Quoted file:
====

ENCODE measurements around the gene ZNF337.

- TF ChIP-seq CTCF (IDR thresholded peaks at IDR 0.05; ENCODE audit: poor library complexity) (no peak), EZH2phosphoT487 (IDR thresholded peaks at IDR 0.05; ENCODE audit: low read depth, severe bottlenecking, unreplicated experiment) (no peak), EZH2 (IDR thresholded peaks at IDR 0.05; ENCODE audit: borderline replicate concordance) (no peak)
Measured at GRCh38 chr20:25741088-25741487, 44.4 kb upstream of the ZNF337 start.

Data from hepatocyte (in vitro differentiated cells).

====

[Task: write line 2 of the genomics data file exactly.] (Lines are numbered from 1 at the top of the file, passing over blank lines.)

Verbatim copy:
- TF ChIP-seq CTCF (IDR thresholded peaks at IDR 0.05; ENCODE audit: poor library complexity) (no peak), EZH2phosphoT487 (IDR thresholded peaks at IDR 0.05; ENCODE audit: low read depth, severe bottlenecking, unreplicated experiment) (no peak), EZH2 (IDR thresholded peaks at IDR 0.05; ENCODE audit: borderline replicate concordance) (no peak)